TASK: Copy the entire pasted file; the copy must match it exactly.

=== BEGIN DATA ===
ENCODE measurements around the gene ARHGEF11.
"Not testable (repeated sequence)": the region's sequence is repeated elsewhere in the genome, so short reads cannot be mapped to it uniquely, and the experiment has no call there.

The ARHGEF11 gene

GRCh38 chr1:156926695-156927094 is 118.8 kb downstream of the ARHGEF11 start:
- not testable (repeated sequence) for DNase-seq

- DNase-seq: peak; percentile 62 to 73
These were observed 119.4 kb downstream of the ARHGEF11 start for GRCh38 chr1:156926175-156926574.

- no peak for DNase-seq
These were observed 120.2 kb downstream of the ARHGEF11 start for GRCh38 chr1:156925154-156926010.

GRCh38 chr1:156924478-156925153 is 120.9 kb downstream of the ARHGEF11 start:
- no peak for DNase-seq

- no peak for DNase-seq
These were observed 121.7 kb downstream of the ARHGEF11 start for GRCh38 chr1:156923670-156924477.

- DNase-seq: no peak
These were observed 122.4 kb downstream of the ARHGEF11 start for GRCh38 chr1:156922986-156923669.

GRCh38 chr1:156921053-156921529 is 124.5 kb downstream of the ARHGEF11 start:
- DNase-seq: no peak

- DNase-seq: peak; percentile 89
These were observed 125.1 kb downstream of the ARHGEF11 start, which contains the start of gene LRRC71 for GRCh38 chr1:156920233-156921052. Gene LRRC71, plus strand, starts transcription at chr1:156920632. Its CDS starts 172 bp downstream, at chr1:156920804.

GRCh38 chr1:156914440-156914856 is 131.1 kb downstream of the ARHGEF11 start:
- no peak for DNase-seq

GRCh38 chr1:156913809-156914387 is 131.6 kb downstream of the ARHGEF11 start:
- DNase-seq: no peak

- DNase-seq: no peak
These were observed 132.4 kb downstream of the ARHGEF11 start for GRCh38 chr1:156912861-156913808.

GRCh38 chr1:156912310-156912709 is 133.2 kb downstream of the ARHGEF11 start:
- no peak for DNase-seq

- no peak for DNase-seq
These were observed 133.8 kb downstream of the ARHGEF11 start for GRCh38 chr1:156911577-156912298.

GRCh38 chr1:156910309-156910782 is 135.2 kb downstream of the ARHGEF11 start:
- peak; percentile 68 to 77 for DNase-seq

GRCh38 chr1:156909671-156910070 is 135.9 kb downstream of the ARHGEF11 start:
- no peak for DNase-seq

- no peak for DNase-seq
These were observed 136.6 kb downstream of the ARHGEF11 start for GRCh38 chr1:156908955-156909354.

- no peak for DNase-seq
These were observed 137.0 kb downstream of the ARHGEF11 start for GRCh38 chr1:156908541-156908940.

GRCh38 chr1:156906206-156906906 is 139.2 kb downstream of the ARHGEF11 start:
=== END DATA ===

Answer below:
ENCODE measurements around the gene ARHGEF11.
"Not testable (repeated sequence)": the region's sequence is repeated elsewhere in the genome, so short reads cannot be mapped to it uniquely, and the experiment has no call there.

The ARHGEF11 gene

GRCh38 chr1:156926695-156927094 is 118.8 kb downstream of the ARHGEF11 start:
- not testable (repeated sequence) for DNase-seq

- DNase-seq: peak; percentile 62 to 73
These were observed 119.4 kb downstream of the ARHGEF11 start for GRCh38 chr1:156926175-156926574.

- no peak for DNase-seq
These were observed 120.2 kb downstream of the ARHGEF11 start for GRCh38 chr1:156925154-156926010.

GRCh38 chr1:156924478-156925153 is 120.9 kb downstream of the ARHGEF11 start:
- no peak for DNase-seq

- no peak for DNase-seq
These were observed 121.7 kb downstream of the ARHGEF11 start for GRCh38 chr1:156923670-156924477.

- DNase-seq: no peak
These were observed 122.4 kb downstream of the ARHGEF11 start for GRCh38 chr1:156922986-156923669.

GRCh38 chr1:156921053-156921529 is 124.5 kb downstream of the ARHGEF11 start:
- DNase-seq: no peak

- DNase-seq: peak; percentile 89
These were observed 125.1 kb downstream of the ARHGEF11 start, which contains the start of gene LRRC71 for GRCh38 chr1:156920233-156921052. Gene LRRC71, plus strand, starts transcription at chr1:156920632. Its CDS starts 172 bp downstream, at chr1:156920804.

GRCh38 chr1:156914440-156914856 is 131.1 kb downstream of the ARHGEF11 start:
- no peak for DNase-seq

GRCh38 chr1:156913809-156914387 is 131.6 kb downstream of the ARHGEF11 start:
- DNase-seq: no peak

- DNase-seq: no peak
These were observed 132.4 kb downstream of the ARHGEF11 start for GRCh38 chr1:156912861-156913808.

GRCh38 chr1:156912310-156912709 is 133.2 kb downstream of the ARHGEF11 start:
- no peak for DNase-seq

- no peak for DNase-seq
These were observed 133.8 kb downstream of the ARHGEF11 start for GRCh38 chr1:156911577-156912298.

GRCh38 chr1:156910309-156910782 is 135.2 kb downstream of the ARHGEF11 start:
- peak; percentile 68 to 77 for DNase-seq

GRCh38 chr1:156909671-156910070 is 135.9 kb downstream of the ARHGEF11 start:
- no peak for DNase-seq

- no peak for DNase-seq
These were observed 136.6 kb downstream of the ARHGEF11 start for GRCh38 chr1:156908955-156909354.

- no peak for DNase-seq
These were observed 137.0 kb downstream of the ARHGEF11 start for GRCh38 chr1:156908541-156908940.

GRCh38 chr1:156906206-156906906 is 139.2 kb downstream of the ARHGEF11 start: